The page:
They have started sending messages by copy-pasting and have appointed more people to distribute the messages manually. And while all this carries on, WhatsApp puts out ads on the radio, television and print, about how the medium should be used for spreading happiness, and not rumours!

Facebook, Twitter and YouTube

Now look at a different breed of digital technologies – that of advertisement-driven platforms like Facebook, Twitter and Youtube. Here, the problem of content moderation is easier as it is not hobbled by encryption. The content is also served publicly. Therefore, fake news or hate speech videos can be removed easily. But two issues emerge.

The first is the position, traditionally taken by these platforms, that they resemble a town square – anyone can come and deliver their speech; who comes and what they say is something they do not control. This “freedom” is derived from section 230 of the US Communications Decency Act, 1996. It gives websites broad legal immunity that online platforms cannot be sued for something posted by users, even if they do act like publishers by editing or moderating posts.

However, the US and the world have moved away from this position and platforms are now expected to do some policing to meet community standards – prevent child pornography, hate speech and other crimes including the “hacking” of elections by external agencies.

A platform’s “liability for third-party content under Indian law is limited to the post-facto removal of illegal content upon receipt of a government or judicial order specifying the illegal content.” This legal liability framework does not impose any other responsibilities on the platforms, but provides them the “freedom to police content through their private ordering mechanisms.”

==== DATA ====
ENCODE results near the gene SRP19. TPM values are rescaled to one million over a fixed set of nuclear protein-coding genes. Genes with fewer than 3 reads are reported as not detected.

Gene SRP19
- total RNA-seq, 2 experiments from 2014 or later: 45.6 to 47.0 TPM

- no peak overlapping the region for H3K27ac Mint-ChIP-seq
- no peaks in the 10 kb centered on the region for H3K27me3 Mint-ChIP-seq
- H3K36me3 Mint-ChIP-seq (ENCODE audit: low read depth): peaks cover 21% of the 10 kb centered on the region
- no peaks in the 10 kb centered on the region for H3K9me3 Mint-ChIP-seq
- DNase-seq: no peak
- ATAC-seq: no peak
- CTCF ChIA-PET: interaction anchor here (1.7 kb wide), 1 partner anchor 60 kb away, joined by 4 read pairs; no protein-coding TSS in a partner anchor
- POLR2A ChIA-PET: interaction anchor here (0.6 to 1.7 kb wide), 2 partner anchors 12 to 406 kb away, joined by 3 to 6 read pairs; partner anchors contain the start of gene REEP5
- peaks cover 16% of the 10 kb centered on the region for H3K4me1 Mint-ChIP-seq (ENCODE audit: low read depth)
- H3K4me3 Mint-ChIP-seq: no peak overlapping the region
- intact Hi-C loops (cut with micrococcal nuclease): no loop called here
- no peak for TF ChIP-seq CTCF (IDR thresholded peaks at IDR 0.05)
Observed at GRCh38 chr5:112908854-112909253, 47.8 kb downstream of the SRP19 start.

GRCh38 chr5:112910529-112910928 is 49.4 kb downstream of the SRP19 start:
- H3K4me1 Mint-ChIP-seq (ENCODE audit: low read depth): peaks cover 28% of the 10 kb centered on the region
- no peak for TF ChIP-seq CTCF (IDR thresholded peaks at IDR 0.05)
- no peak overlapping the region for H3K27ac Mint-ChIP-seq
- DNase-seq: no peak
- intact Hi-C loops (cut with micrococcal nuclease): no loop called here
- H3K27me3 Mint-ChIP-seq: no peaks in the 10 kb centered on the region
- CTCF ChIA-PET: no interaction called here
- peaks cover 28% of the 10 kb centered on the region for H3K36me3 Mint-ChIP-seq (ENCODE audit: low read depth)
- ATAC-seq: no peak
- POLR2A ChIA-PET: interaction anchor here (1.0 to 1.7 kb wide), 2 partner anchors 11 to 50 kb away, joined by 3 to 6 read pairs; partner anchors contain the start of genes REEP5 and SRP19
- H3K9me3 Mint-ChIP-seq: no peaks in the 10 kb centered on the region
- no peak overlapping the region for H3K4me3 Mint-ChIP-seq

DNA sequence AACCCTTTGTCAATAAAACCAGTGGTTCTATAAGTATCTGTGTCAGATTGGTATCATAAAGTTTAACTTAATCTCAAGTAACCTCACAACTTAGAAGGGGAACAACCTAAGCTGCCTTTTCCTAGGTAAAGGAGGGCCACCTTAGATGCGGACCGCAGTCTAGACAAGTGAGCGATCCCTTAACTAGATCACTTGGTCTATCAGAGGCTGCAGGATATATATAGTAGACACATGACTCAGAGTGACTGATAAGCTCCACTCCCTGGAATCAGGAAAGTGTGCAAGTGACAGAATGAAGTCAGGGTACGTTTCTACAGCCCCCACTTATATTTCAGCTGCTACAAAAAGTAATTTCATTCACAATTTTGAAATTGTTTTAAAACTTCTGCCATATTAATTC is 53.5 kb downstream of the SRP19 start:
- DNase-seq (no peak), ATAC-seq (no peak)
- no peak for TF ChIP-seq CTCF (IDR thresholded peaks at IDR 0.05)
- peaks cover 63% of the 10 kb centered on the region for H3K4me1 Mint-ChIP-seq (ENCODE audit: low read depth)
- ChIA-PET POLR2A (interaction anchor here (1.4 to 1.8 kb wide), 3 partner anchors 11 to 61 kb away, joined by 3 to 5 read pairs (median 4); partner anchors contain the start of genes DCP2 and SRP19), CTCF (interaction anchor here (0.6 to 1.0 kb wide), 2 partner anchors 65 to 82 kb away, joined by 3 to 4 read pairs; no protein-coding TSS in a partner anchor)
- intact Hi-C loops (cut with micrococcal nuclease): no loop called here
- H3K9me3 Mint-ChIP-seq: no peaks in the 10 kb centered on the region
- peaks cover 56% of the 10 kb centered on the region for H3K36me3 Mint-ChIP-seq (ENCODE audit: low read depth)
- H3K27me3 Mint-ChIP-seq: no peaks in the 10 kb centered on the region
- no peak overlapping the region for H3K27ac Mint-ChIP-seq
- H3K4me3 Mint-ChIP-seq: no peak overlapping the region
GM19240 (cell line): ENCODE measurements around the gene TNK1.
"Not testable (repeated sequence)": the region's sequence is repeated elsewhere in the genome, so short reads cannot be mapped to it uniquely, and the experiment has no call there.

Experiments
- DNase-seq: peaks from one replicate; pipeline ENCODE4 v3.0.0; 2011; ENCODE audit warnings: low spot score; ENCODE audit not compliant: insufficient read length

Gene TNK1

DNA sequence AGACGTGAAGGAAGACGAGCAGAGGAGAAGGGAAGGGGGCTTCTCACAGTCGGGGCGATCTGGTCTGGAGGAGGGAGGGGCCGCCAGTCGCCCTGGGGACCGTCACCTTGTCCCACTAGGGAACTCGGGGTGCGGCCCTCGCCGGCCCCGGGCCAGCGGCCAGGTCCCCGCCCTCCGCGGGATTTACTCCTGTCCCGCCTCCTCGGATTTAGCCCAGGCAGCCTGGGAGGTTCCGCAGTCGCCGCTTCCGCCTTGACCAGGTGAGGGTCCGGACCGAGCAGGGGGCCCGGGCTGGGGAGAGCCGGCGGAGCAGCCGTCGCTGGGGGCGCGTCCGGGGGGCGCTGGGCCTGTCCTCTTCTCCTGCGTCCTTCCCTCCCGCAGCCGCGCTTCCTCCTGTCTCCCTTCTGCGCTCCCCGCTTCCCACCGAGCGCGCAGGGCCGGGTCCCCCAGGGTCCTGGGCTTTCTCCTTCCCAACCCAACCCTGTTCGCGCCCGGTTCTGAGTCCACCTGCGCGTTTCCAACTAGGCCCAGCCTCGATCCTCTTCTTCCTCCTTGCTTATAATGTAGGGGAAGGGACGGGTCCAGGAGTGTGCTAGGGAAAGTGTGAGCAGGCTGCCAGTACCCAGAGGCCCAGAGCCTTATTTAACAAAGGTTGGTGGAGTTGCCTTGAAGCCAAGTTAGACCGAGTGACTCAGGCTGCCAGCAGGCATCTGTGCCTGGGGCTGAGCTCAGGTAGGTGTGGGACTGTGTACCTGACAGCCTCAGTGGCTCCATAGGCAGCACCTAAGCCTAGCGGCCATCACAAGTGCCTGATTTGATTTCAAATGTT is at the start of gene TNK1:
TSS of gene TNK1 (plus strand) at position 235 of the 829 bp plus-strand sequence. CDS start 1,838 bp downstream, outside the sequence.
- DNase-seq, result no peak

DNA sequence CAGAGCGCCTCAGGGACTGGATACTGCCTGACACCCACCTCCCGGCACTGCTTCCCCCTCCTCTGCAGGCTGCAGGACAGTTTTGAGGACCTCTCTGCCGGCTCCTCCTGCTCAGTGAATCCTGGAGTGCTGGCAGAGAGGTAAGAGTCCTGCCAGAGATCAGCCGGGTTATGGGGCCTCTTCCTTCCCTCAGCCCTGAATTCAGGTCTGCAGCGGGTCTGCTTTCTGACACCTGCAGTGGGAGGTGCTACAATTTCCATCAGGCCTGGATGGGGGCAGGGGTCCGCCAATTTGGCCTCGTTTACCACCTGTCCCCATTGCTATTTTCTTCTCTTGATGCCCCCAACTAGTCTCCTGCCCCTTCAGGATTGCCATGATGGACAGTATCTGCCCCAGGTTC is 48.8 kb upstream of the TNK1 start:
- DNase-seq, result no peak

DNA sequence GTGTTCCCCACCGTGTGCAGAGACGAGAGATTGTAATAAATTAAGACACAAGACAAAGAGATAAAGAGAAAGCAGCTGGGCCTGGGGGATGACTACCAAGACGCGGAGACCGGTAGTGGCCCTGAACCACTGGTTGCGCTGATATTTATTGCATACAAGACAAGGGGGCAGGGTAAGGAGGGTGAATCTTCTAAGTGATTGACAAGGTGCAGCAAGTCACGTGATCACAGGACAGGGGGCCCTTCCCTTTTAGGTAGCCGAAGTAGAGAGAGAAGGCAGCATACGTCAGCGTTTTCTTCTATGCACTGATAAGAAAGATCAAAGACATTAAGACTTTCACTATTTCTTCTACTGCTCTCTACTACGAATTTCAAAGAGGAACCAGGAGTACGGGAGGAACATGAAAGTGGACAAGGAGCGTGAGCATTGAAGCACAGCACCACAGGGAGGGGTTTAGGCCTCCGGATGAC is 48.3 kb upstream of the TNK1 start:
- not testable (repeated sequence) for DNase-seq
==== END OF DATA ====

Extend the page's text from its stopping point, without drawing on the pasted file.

Also read: Accountability, Not Curbs on Free Speech, is the Answer to Harmful Content Online

This gives rise to the second issue – that private corporations are now using their own “discretion” to make judgement-calls on what is bad or undesirable. While it may be fine for a platform to delete a video which propagates fake news, it becomes problematic when deciding what is hate speech or obscene.

Typically, this judgement should be made either by courts or “autonomous” regulatory bodies. However, when it falls on private entities, these decisions can be dictated by state-enforced repression of free speech to the heckler’s veto i.e. mob enforced censorship.

The expectation from such platforms to moderate and check content arises from the simple fact, that these companies rake-in humongous amounts of revenue through advertising. Google tracks nearly every move we make on the web, including what we search for, and then shows us search results as well as embedded advertisements that match our “profile.”

Facebook analyses every single post for thousands of attributes, records likes and shares, all in a bid to determine your preferences and how you are likely to respond to any given situation. It then offers advertisers the ability to precisely target advertisements.

These business models create a natural tendency to host anything that increases traffic – clicks and views – without bothering about who is advertising what. So, fake news, hate speech and violent videos all exist on these platforms and, indeed, pull in lots of internet traffic. These models have brought about the threats to democracy.